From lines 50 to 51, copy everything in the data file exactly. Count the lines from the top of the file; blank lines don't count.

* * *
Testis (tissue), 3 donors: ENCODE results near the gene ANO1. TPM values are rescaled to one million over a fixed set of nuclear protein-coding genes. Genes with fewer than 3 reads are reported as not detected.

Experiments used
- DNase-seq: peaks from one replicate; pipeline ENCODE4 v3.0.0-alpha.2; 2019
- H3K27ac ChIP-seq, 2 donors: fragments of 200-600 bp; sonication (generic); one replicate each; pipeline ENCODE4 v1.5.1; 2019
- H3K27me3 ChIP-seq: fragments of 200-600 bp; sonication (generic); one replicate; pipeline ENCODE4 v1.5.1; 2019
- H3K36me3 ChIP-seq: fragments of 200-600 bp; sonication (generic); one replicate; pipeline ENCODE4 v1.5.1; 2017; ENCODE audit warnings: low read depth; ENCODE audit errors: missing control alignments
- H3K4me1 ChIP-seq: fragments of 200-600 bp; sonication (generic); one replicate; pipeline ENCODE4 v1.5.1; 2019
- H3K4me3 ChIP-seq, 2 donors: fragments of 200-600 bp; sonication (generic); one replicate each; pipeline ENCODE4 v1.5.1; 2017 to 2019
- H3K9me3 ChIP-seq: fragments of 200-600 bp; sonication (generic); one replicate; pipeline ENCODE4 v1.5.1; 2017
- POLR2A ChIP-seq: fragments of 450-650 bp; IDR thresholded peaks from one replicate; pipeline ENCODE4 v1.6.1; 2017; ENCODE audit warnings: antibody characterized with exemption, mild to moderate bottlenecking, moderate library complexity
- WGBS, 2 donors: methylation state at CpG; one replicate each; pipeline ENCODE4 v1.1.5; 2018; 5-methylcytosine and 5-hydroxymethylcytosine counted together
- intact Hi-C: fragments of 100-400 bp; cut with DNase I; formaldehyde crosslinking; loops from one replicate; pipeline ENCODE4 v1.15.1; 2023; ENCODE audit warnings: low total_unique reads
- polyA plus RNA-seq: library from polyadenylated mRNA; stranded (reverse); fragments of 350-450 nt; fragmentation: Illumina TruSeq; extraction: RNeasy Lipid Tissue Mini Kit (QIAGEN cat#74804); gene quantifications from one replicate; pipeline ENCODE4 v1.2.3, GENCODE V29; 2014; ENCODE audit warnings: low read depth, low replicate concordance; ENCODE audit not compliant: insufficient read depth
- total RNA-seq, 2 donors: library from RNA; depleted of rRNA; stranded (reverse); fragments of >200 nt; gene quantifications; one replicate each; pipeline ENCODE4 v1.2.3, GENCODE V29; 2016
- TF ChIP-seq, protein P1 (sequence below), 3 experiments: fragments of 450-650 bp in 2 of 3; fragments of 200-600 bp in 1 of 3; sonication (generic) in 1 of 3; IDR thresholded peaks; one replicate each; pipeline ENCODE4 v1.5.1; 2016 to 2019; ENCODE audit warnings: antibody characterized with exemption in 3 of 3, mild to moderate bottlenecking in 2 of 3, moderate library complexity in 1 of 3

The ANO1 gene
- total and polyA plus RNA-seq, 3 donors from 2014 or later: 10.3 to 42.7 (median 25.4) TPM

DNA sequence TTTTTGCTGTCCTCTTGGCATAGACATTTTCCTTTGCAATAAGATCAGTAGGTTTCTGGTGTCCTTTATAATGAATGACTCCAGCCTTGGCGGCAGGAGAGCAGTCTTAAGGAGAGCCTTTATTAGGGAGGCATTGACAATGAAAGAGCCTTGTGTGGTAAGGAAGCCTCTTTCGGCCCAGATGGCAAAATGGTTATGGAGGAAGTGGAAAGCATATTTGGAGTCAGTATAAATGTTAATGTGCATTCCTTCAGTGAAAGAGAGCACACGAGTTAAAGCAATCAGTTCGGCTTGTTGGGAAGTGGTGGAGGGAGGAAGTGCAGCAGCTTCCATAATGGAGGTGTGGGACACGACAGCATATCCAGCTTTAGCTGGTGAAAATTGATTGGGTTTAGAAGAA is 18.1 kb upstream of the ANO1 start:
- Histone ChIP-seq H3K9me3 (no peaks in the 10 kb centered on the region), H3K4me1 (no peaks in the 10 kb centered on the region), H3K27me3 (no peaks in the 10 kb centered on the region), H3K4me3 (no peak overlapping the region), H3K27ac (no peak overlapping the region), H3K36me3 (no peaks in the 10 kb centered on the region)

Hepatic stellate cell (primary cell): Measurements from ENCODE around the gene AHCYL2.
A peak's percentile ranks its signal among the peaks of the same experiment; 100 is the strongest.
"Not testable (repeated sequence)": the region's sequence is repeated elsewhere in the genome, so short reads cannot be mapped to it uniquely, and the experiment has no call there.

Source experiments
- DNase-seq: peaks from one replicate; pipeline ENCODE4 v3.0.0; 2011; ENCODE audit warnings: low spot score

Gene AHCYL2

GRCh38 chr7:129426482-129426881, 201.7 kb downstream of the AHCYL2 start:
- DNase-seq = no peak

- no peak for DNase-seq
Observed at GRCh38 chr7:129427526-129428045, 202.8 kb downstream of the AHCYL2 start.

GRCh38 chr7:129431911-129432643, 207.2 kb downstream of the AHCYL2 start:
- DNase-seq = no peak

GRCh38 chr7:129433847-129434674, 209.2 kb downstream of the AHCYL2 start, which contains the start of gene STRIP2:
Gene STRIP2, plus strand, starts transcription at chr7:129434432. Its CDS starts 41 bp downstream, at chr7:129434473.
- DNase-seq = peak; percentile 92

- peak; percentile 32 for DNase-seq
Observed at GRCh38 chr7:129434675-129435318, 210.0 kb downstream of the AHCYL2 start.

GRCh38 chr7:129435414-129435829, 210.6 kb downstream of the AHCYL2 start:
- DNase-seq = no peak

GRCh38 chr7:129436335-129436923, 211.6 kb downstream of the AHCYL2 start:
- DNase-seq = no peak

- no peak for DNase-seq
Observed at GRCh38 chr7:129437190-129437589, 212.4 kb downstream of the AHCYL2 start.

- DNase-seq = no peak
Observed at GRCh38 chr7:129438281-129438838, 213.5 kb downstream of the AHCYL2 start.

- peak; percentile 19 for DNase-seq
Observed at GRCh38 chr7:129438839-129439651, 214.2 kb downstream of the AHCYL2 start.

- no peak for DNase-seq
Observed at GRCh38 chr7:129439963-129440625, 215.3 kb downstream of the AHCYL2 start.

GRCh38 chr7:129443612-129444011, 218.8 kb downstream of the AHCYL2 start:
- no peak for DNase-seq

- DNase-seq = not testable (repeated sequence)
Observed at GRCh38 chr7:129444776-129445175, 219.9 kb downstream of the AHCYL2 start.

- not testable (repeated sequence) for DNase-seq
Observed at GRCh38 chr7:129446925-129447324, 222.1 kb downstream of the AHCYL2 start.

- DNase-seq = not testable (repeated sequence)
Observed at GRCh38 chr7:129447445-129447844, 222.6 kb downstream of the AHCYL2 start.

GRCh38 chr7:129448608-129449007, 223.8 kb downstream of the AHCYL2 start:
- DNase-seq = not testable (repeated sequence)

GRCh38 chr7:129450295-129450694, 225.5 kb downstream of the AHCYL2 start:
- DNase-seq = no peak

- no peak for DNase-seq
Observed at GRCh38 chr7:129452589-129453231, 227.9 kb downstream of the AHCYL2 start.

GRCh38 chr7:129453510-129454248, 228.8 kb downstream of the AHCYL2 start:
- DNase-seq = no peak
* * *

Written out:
- no peak for DNase-seq

- DNase-seq = not testable (repeated sequence)